Although there are many comic scenes in the book the overall effect is starkly melancholy, as the main character, Oedipa Maas, prompted by the contents of an ex-lover's estate of which she is unexpectedly made executrix, obsessively pursues a secret postal service with medieval roots in Europe, which appears to exert a malign yet unclear effect on society...or does it? The book never answers this, as it ends just as Oedipa may be about to find an answer.

Instead the reader is left with a bleak sense of Oedipa's growing paranoia, neurosis and unhealthy fixation with the apparent secret society, in a likely metaphor for conspiracy theorists and cults everywhere. It's a funny book, but the madness of obsession and paranoia are well conveyed in the subtext of the plot, and might leave you feeling creeped.......
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4.0 out of 5 stars Funny, surreal and strangely addictive 18 Sep 2013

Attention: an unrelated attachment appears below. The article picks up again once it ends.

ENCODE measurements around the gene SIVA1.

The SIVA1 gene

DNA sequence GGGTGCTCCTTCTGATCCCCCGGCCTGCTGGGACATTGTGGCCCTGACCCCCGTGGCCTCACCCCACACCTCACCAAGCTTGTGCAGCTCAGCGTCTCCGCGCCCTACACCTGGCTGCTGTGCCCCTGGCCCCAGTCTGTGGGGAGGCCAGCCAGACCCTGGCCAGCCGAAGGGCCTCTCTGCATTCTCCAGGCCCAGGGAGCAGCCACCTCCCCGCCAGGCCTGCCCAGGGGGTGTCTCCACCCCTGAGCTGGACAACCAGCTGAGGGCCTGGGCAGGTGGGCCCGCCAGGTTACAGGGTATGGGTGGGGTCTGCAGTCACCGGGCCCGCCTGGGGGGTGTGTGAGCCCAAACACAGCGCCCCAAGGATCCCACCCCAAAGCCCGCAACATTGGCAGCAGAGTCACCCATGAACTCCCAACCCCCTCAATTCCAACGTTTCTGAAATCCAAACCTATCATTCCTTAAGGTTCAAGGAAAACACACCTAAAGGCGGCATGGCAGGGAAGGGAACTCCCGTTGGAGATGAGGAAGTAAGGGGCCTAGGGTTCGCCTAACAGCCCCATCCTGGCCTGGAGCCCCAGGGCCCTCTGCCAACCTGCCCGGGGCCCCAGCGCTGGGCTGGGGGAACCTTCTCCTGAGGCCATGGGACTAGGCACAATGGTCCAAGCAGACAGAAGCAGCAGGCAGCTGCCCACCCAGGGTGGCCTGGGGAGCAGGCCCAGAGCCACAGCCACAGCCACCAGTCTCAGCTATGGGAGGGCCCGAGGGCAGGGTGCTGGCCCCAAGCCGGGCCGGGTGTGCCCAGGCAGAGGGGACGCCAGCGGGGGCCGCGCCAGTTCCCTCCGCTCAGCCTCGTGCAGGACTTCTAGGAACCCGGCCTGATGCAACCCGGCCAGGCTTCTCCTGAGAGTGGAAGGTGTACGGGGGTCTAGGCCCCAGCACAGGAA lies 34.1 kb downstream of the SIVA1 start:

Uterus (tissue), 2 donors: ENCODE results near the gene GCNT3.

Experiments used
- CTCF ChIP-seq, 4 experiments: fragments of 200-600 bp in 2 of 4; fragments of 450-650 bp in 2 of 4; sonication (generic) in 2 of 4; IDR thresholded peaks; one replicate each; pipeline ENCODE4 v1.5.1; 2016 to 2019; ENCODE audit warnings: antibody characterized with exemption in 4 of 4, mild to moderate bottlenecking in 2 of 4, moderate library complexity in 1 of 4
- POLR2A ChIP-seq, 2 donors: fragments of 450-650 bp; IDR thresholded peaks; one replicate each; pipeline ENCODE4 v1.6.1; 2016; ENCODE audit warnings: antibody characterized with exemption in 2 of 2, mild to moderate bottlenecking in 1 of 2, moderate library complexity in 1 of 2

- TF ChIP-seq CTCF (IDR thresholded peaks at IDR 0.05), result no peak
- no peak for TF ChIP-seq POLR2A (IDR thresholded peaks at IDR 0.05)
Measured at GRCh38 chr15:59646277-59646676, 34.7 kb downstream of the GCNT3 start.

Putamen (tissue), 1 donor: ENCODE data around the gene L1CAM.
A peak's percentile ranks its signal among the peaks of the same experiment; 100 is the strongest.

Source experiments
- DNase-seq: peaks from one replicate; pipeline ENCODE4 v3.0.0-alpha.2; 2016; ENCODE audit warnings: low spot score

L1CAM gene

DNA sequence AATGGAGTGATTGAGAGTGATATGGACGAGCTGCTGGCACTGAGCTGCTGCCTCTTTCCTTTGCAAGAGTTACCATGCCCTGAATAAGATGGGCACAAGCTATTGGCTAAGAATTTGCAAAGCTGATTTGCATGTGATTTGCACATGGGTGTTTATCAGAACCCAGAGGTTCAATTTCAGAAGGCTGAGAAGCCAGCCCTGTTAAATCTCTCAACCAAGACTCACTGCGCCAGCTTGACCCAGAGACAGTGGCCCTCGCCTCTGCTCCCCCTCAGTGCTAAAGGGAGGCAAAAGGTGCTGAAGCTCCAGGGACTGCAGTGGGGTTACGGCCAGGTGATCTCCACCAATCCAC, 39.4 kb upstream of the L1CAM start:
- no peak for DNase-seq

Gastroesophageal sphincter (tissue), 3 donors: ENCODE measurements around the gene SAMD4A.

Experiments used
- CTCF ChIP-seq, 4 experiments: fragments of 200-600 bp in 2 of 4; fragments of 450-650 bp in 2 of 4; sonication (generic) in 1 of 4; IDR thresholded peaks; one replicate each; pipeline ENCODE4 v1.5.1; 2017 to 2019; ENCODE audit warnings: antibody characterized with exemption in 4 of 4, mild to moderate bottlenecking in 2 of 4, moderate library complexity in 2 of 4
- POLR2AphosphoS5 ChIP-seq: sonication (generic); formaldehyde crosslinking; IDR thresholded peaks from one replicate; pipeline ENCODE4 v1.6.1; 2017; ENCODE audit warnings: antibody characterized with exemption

Format:Kindle Edition
For a very short book, this took me a long time to get through it; and the only reason for this is that Pynchon's writing demands that you give your undivided attention to every single beautifully crafted word. This book is the curious (sometimes downright strange and surreal) tale of Oedipa Maas, married to the pitiful DJ Mucho, who can't believe in himself any more after his traumatic post as a salesman in a used car lot, who is appointed executor of her former lover, Pierce Inverarity's estate.

From that point on, Oedipa goes on something of the classic American road trip, attempting to untangle the convoluted affairs of Inverarity, but along the way, uncovering a conspiracy underlying the US mail system, uncovering the source of a text of an obscure Jacobean revenge play, but principally discovering (and losing) much about herself along the way.